Tall Tales : In a New Memoir, Kareem Abdul-Jabbar Chronicles His Final Season on the Court

From "Kareem," by Kareem Abdul-Jabbar with Mignon McCarthy, to be published later this month. Copyright 1989 by Kareem Abdul-Jabbar. Reprinted by permission of the publisher, Random House Inc. All rights reserved.

As the fall of 1988 approached, it was hard for me to comprehend that my last season of basketball had finally arrived. I had played organized basketball since I was 9 years old. For 32 years, I had operated on the time clock and within the structure and order of the basketball season--for the last 14 years as a Laker. Every summer in college, I would tell myself that I’d play four or five years, make a million and retire to the Caribbean. I never thought when I started out that I would end up playing basketball longer than anyone has ever played the game.

As that final season began, I had already stretched out my records. For five years, I had been the oldest player in the league and held the scoring record. All the guys who broke in with me had gone. I can remember, very keenly, being a rookie and wondering what guys did after playing professional ball for 10 years. But there I was, all lined up to go for my 20th season. Not only was it my last season, it also was the end of an era for a team that had won back-to-back championships. It was to be the last season of the ‘80s, and the last season that we would all play together--James, Byron, Coop, Earvin and me. Next year at this time, I would be in Hawaii, my version of the Caribbean, turning the corner into the ‘90s without basketball and without the company of my teammates.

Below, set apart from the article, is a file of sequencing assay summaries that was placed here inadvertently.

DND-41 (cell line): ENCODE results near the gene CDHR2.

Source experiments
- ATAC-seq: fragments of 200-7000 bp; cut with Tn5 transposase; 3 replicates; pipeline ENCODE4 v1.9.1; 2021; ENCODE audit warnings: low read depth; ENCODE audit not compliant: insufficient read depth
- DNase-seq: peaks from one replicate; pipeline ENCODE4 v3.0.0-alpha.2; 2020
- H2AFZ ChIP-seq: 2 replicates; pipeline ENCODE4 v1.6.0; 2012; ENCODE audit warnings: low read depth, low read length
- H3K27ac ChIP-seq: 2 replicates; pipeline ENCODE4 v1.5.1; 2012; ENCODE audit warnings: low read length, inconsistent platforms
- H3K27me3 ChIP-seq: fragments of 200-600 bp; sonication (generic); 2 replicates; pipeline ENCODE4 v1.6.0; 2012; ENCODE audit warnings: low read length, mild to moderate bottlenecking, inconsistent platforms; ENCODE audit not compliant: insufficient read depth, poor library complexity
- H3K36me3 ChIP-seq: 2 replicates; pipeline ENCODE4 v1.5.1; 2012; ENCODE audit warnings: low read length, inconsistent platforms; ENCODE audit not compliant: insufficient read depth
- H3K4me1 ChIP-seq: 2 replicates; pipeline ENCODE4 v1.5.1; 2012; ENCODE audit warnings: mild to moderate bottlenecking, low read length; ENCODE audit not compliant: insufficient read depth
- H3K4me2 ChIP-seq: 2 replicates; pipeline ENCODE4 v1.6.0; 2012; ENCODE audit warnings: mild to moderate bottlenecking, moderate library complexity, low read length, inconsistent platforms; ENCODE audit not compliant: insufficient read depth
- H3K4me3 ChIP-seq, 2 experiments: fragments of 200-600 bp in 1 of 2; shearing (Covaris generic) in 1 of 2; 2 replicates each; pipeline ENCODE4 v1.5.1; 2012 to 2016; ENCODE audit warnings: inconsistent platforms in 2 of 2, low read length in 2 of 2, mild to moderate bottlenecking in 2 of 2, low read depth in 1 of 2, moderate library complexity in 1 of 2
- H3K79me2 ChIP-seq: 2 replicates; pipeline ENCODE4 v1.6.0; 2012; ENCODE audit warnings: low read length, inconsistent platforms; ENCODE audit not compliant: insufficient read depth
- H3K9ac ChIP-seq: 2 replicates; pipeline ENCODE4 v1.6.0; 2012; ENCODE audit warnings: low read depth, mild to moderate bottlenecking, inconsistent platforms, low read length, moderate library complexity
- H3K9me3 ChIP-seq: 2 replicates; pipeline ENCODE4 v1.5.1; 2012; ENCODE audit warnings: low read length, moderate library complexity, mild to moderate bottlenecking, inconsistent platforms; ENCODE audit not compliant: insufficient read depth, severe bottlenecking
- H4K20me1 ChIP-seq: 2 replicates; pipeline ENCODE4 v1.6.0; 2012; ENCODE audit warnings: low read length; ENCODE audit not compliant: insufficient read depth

The following are excerpts from a diary of my last season. The book stretches from the first practice of the year to my last regular-season game at the Forum to the Lakers’ loss to the Detroit Pistons in four games in the championship. I have never kept a diary before, and when it came to basketball, I always believed that as long as I adequately played the game, there was little left to say. But as the end of my professional career became a reality, I found myself wanting to capture my final season as it happened, and any memories along the way.



ON TOP OF a bluff overlooking the wetlands of Ballona Creek, Loyola Marymount gym is our regular practice facility during the year. Today was the first time we had been inside it since the end of last season. From now until the end of this season, I will be driving daily to Loyola, the Forum or the airport. Grooves have been worn in my routes to these three places. Each only minutes from the others, they constitute a small, three-cornered piece of geography that is the center of the Laker team’s work life. The Forum is several miles east of the airport, which is several miles south of Loyola. I live about 15 miles directly north of this triangle, in the hills that stretch across Los Angeles. I have lived on the same lot in the same canyon for all of the years I have been here. I wanted my home to be as far away from the arena as possible without having to move into the flat plain of the Valley.